Buzz Lightyear and the SCBWI

June 9, 2010 § 7 Comments


This past weekend I got a hall pass out of my every day Mommy life for my Mid-Year SCBWI workshop in Orlando. We stayed at Disney’s Coronado Springs Resort and it was fabulous. Yes, I went to Disney World without my children.

Medeia Sharif and I met at a conference this past January and we thought it’d be fun to room together for this one. Her debut novel The Bestest Ramadan Ever is coming out August 2011 with Flux. She is a blast. Something you might not know about Medeia is that she has an excellent sense of direction when walking. You should not pay attention to where you’re going and put complete trust in her. She will not get you lost. Cough.

I met two other twitter/bloggy friends, The Megan Rebekah and Karen Hooper. Karen got acquainted with some of the locals.

What? Oh right, the workshop. It was fantastic. I met wonderful writers at every stage of the process and learned a lot. At the end I was mentally, emotionally, and socially exhausted. Being a stay-at-home-mommy, I don’t talk to a lot of grown ups face to face on a daily basis. Not at this level, anyway.

Friday I was in a novel intensive with the fabulous author Kathleen Duey, Senior Editor at Little, Brown Alvina Ling, and Editorial Director of Disney-Hyperion Stephanie Owens Lurie. They all rocked my socks off. We were assigned some homework to bring before hand: the first page of your manuscript and a query.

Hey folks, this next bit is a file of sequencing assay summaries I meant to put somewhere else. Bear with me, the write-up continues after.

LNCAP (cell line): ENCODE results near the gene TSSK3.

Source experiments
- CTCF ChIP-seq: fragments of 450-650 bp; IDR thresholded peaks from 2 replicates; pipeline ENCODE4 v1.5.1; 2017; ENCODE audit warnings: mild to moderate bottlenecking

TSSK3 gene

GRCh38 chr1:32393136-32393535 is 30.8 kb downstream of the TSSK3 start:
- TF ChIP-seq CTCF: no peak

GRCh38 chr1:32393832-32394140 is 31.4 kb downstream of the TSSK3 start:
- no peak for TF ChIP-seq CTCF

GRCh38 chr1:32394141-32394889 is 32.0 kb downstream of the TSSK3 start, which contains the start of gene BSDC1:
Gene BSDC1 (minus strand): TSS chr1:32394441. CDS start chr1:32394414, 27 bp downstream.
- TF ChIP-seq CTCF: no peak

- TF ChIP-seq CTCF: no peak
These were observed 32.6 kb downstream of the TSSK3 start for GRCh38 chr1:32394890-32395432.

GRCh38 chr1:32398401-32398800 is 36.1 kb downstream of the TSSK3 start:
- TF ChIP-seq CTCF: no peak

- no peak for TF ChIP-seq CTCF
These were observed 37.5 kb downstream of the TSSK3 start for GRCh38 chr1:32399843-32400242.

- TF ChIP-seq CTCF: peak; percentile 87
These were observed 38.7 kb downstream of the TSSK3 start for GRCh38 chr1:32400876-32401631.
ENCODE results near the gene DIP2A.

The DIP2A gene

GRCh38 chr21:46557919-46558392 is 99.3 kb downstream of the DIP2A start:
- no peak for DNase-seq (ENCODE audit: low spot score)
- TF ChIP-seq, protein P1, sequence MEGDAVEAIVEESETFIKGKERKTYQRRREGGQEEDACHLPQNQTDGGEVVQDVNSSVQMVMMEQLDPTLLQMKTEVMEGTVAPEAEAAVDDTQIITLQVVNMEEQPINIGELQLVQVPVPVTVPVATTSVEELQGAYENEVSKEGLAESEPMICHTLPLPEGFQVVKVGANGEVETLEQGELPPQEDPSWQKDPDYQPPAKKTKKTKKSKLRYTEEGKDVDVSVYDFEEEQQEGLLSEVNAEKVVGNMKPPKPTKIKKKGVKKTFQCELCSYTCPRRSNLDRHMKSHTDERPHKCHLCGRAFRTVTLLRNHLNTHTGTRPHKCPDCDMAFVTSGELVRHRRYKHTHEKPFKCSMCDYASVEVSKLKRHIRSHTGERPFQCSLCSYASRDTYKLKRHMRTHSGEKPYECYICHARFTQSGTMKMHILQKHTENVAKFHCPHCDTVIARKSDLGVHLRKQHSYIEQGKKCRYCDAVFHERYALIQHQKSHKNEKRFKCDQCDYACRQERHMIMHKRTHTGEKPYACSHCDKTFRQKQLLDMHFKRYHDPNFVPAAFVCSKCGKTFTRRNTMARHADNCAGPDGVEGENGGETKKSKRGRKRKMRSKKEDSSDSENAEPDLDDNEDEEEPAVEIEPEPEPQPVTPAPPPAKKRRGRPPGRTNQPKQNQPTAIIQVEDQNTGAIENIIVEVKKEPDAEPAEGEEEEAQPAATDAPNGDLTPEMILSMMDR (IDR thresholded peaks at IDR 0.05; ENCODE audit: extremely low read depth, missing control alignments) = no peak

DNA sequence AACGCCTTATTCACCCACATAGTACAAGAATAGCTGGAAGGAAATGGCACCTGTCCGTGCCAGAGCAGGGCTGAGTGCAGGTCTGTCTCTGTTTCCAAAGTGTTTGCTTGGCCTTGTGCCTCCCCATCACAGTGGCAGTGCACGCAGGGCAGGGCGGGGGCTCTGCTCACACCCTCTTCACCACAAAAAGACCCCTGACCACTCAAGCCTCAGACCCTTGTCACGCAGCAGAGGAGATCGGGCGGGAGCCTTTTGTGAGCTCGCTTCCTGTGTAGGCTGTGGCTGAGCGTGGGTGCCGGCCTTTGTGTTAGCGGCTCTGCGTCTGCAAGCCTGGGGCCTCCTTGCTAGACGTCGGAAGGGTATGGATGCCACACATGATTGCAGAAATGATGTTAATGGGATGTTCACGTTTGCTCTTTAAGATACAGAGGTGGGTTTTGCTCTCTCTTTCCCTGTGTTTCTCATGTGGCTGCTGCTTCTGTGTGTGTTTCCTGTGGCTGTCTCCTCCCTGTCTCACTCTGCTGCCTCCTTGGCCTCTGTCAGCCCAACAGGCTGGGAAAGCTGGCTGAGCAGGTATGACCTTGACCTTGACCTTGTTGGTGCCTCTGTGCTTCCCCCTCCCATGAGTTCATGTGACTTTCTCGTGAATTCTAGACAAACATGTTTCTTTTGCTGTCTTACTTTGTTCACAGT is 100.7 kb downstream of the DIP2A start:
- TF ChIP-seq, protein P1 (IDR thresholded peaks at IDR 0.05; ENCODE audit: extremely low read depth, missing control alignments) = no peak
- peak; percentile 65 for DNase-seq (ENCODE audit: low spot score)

The first query read aloud (anonymously) received a lot of praise. Stephanie Lurie made a comment about how she liked the personal touches in the query. She said they let her know a little bit about the author. This led me to my first and re-occurring lesson of the conference: All of this is so subjective. I had gone to QueryShark to research how to write my query. After hearing the kind Ms. Lurie’s comment, I envisioned adding a small paragraph (not including my writing credentials)  telling Madame Shark a little bit about myself. I saw her cross through those lines. Her blue editorial ink underneath would read: I just don’t care.

You have to write your query/synopses to the liking of the agent. When I get to the querying point (which is fast approaching) I will research, research, research. I wrote both of my queries to Madame Shark’s specifications. I do not have my heart set on Madame Shark (nor would I kick her out of bed for eating chum cookies) or any other agent, but when I do query, I will personalize to their tastes. It sounds daunting, but I will do it.

Saturday I attended a Young Adult intensive led by Brian Farrey, the Acquisitions Editor for Flux and one of his authors, Danielle Joseph. He is also Medeia’s editor and they got to meet for the first time this conference. Brian and Danielle talked about the author/editor relationship and we worked on writing synopses and pitches. He broke synopses writing down into four simple sentences as a great place to start.

First sentence: Who the protagonist is and what they want